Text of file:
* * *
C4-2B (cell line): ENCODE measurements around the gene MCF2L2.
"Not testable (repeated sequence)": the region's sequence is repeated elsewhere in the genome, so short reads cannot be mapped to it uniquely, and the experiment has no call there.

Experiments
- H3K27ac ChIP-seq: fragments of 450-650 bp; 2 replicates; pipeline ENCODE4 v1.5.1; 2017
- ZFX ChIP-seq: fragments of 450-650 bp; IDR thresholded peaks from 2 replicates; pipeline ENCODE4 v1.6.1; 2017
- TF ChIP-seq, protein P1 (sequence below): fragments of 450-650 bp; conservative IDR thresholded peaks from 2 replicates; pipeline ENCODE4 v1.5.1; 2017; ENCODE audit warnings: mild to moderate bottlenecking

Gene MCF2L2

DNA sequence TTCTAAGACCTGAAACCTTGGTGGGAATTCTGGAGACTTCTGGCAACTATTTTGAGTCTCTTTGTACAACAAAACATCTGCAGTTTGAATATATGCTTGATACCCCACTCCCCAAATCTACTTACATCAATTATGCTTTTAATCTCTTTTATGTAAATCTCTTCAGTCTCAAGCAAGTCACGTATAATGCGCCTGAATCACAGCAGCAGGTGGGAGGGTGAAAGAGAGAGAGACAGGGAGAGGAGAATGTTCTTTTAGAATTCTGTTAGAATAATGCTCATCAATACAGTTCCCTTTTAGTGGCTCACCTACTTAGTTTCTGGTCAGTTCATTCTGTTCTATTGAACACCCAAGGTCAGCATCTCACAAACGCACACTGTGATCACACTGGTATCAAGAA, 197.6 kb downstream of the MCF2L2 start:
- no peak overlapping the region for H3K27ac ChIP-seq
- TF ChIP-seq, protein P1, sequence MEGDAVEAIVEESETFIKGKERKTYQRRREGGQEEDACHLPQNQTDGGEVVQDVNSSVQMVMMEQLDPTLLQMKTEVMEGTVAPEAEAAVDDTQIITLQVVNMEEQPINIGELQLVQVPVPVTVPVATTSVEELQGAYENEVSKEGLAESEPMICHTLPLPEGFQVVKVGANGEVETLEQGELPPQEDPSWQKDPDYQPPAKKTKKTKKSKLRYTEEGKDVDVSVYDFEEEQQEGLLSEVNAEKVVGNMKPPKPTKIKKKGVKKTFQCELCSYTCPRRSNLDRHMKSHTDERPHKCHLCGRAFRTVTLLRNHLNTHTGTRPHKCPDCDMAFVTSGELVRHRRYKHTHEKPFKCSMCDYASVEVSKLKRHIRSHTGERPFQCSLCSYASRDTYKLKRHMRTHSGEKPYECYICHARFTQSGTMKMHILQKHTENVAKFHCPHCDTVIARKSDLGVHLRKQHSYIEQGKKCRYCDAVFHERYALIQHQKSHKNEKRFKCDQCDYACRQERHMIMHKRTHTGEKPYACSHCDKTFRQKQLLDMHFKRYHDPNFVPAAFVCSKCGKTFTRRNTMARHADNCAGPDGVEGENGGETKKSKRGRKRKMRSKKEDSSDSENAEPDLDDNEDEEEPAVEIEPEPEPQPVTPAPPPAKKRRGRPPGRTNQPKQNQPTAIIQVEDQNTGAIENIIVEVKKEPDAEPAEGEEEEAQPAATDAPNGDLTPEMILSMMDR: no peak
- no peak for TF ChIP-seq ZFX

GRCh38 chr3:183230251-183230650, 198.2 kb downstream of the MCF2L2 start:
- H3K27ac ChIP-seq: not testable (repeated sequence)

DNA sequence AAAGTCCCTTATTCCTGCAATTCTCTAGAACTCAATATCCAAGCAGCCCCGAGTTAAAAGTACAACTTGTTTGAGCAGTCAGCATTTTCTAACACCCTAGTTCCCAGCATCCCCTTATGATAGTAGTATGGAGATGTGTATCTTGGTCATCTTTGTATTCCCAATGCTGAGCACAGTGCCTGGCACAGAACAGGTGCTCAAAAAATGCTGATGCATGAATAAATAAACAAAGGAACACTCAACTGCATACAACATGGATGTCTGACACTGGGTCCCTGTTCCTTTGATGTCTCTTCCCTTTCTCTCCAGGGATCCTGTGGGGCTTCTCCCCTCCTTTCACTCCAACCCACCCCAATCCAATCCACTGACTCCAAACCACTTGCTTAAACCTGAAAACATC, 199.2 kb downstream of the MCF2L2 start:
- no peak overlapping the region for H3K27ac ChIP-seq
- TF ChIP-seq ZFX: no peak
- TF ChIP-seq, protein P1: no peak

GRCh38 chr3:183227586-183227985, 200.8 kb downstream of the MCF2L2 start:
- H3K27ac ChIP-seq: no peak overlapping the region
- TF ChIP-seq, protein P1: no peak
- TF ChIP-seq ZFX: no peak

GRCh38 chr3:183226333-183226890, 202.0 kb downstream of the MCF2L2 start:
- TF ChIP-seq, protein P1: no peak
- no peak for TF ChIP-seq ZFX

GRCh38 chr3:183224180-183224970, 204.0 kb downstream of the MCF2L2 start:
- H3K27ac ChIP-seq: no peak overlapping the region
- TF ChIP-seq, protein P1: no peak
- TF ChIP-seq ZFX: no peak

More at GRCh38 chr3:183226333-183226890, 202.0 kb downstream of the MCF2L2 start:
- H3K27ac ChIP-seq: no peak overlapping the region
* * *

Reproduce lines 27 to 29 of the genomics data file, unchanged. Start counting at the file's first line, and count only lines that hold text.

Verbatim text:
- TF ChIP-seq, protein P1: no peak
- TF ChIP-seq ZFX: no peak

More at GRCh38 chr3:183226333-183226890, 202.0 kb downstream of the MCF2L2 start: